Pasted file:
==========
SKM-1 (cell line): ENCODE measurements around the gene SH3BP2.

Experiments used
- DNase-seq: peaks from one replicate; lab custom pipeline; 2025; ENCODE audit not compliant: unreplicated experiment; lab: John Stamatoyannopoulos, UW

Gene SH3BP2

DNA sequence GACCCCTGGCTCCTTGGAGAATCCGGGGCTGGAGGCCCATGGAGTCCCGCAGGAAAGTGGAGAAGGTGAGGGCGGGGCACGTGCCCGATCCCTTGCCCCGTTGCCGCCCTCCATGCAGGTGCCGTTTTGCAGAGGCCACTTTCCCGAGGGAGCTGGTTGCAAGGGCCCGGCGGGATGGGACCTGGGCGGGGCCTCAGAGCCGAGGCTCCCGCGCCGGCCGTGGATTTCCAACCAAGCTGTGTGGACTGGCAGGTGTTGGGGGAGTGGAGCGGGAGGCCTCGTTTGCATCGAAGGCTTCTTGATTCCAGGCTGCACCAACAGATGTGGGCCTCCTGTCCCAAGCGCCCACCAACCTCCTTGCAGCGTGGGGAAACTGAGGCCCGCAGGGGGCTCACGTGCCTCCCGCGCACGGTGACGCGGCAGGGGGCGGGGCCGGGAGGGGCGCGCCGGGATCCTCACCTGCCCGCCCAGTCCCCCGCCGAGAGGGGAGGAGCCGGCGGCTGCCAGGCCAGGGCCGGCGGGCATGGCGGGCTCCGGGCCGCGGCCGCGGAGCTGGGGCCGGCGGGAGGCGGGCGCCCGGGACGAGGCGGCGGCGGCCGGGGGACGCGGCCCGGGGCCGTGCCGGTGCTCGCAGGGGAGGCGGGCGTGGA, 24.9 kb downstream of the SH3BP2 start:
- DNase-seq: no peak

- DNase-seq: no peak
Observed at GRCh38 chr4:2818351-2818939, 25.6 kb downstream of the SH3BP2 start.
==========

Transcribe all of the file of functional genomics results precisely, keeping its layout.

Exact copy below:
SKM-1 (cell line): ENCODE measurements around the gene SH3BP2.

Experiments used
- DNase-seq: peaks from one replicate; lab custom pipeline; 2025; ENCODE audit not compliant: unreplicated experiment; lab: John Stamatoyannopoulos, UW

Gene SH3BP2

DNA sequence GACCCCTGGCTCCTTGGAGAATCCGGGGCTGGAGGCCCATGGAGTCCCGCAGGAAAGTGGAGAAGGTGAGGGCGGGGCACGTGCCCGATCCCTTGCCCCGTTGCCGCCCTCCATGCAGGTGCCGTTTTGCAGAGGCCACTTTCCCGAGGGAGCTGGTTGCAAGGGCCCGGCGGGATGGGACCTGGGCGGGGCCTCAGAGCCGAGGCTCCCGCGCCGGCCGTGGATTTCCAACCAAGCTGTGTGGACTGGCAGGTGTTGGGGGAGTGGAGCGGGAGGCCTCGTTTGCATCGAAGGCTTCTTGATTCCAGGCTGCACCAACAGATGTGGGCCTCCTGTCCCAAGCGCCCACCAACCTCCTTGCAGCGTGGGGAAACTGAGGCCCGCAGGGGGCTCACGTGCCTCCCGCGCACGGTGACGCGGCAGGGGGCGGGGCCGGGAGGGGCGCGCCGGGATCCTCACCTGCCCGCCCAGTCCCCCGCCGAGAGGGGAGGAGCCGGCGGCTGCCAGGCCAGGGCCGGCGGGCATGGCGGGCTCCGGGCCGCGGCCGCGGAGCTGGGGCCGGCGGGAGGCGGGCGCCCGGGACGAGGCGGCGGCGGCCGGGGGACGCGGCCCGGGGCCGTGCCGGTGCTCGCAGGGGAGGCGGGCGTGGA, 24.9 kb downstream of the SH3BP2 start:
- DNase-seq: no peak

- DNase-seq: no peak
Observed at GRCh38 chr4:2818351-2818939, 25.6 kb downstream of the SH3BP2 start.